Local Moms Launch Unique Business to Support Special Needs Children
Writer / Christy Heitger-Ewing
Photographer / Amy Payne
Through the years, Lindsay Head and her friend Julie Harrison have spent a good bit of time hugging it out and lifting each other up. As mothers to special needs children, they have been a source of support for each other during difficult and stressful times. Both of them have two boys and a girl. Lindsay has Cadence (13), Cael (10) and Lincoln (3). Julie has Connor (16), Evan (15) and Taylor (14). Evan is on the spectrum for autism, and Lincoln has a rare chromosomal deletion syndrome called DiGeorge Syndrome or 22q. Caused by a defect in chromosome 22, it results in the poor development of several body systems.
“Basically, anything midline can become an issue,” Head says. “He’s had a lot of cardiac issues. He’s considered globally delayed, so everything from fine motor to developmental to speech is behind.”
Evan, though considered high-functioning, has a hard time connecting socially, making friends and maintaining eye contact.
“Julie and I were talking one day and commented how great it would be to start a business that our special needs children could help run,” Head says.
The women were also lamenting that when it comes to shopping for boys, options are scarce.
“From toddler to teenager, there is nothing out there for boys — not for clothing or bath & body care or even fun shoelaces,” Harrison says. The friends saw an opportunity to fill the gap.
“We decided since we’re moms of boys that this could be our focus, though we purposefully made it gender neutral because some girls like boys’ stuff,” Head says.
They launched Lucky Linc, inspiration derived from Lindsay’s son’s nickname.
“At 3 and a half years old, Lincoln has gone through more than most 90-year-olds in terms of procedures, therapies, surgeries and hospital stays,” Head says. “We call him our Lucky Linc.”
Lindsay and Julie put together boxes every month, donating 10 percent of their profits to foundations near and dear to their hearts. Five percent goes to The 22q Family Foundation and five percent to Autism Speaks. Each themed box, which may be purchased one time or subscribed in monthly increments, includes apparel and cool, new products. For instance, the outdoor camping-themed box includes throwable paintballs and a shampoo bar that smells like a campfire and is shaped like a bar of soap.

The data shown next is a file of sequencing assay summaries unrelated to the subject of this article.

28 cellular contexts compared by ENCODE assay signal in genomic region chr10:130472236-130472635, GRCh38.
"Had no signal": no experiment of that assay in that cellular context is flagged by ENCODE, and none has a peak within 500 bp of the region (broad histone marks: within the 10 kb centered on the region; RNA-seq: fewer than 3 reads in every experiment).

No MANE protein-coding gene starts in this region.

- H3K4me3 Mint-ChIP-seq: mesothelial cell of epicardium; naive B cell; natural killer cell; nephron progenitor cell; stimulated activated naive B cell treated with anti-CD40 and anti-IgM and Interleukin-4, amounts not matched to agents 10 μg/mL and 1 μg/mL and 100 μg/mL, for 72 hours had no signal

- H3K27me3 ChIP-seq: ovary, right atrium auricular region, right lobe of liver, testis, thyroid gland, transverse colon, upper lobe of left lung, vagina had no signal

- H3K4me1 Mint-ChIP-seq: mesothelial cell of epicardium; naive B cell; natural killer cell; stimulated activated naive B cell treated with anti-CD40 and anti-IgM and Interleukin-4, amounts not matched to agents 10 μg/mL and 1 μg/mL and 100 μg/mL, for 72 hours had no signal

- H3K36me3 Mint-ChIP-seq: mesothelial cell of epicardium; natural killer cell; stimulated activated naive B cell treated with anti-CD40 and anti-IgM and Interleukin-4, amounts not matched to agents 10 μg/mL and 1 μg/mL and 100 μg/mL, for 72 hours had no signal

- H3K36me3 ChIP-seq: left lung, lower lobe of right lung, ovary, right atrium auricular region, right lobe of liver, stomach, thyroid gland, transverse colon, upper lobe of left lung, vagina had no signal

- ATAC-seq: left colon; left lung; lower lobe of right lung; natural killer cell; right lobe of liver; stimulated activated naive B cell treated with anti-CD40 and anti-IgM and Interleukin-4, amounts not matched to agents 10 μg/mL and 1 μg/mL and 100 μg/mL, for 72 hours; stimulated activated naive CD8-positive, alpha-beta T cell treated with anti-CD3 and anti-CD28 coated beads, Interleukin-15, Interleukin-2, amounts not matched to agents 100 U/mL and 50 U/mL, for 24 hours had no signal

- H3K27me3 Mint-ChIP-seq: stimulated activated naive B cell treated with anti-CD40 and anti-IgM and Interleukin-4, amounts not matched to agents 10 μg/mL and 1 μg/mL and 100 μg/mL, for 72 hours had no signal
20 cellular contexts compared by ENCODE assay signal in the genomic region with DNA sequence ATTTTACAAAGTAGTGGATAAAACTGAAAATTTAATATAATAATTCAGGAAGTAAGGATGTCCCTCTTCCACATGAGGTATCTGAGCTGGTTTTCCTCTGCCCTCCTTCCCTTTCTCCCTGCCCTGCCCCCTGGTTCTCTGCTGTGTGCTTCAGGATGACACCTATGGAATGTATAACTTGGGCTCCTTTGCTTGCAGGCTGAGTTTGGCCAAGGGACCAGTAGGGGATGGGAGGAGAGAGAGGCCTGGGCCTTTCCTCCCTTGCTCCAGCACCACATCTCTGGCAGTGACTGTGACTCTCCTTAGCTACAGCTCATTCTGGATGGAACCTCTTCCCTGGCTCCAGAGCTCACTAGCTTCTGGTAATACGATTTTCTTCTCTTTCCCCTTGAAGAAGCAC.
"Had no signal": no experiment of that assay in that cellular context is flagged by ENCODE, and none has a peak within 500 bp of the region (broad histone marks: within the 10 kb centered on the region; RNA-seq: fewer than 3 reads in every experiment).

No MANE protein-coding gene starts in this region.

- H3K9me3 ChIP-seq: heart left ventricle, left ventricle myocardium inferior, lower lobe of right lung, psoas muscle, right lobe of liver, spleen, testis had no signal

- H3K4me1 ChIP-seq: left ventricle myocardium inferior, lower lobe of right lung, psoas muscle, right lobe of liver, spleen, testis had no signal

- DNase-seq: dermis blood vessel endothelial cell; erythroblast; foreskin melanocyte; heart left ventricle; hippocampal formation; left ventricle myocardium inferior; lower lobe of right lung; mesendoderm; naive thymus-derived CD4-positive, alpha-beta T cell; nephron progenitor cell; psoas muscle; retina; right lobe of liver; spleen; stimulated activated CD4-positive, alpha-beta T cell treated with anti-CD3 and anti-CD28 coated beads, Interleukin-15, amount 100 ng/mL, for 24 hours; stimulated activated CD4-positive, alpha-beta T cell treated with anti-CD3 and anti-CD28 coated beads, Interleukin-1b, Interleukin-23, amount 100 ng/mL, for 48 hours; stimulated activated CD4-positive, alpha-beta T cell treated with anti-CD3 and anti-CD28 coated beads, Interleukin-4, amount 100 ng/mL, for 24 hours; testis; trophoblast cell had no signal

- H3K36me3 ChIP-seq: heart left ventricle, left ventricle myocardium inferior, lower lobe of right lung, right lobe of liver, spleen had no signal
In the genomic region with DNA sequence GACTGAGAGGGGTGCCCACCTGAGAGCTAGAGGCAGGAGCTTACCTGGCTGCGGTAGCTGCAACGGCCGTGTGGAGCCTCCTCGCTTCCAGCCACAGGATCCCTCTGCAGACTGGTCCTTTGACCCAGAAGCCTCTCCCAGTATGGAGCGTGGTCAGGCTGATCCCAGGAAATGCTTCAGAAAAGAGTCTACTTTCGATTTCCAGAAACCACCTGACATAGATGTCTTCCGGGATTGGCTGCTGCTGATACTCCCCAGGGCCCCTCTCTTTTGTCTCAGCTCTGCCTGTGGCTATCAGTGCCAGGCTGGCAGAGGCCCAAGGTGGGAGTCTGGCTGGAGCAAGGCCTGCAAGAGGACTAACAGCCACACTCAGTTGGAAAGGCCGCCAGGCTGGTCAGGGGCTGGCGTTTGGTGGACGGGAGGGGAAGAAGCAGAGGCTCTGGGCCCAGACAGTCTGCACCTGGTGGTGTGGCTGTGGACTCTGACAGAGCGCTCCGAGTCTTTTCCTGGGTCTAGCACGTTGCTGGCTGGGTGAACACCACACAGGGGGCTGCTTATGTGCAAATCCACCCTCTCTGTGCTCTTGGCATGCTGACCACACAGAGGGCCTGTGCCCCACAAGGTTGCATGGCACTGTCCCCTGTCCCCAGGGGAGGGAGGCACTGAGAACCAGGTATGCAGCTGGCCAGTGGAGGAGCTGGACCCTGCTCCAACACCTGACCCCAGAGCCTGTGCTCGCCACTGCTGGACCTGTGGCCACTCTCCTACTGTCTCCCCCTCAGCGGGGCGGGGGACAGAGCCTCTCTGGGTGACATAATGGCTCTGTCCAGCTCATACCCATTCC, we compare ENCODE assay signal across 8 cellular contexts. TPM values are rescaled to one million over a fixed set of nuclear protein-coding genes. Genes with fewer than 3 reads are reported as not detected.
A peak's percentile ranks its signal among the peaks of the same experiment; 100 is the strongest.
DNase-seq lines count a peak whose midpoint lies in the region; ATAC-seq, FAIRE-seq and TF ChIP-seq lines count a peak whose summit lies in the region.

“We include fun but practical items,” Harrison says.
The apparel consists of sensory-friendly ultrasoft cotton with no tags in the merchandise. In addition, they sell “add-on” items such as t-shirts that say “Mom of Boys” or “Amazingly Awesome.”
Lindsay’s husband Adam and Julie’s husband Steve have been incredibly supportive of the business. In fact, Steve even converted his man-cave into a workroom, complete with shelving, desk, mail station and an area devoted to screen printing.
“All three of my kids help with the business, working in their capacities,” Harrison says.
The hope is that one day Evan and Lincoln can run the business.
“We’re realistic,” Head says. “The concept of managing money is very hard for them so they will need some help, but if we can give them something that they can put their name on, they will feel empowered. These kids have had to work so hard to achieve the goals of typical kids. We hope this business will give them something to be proud of.”
Harrison notes that autism is an invisible disability, similar to 22q. Because their sons are not in wheelchairs, the outside world may not immediately recognize that they have special needs.
“They just want to belong,” Harrison says. “That’s it.”
The women hope that this business will shine some light on what’s possible for those with special needs, despite the various challenges. It all starts with educating the general public. Head was recently talking to a group of parents who shared how prior to having children with disabilities, they were clueless about how to behave around those with special needs. One mom confided, “I was fearful of how to act and what to say so I did and said nothing.”
“We want people to know that it’s okay to approach our kids and ask questions,” Head says. “These are capable individuals who just need a little assistance here and there.”
For more information, visit luckylincadventures.com.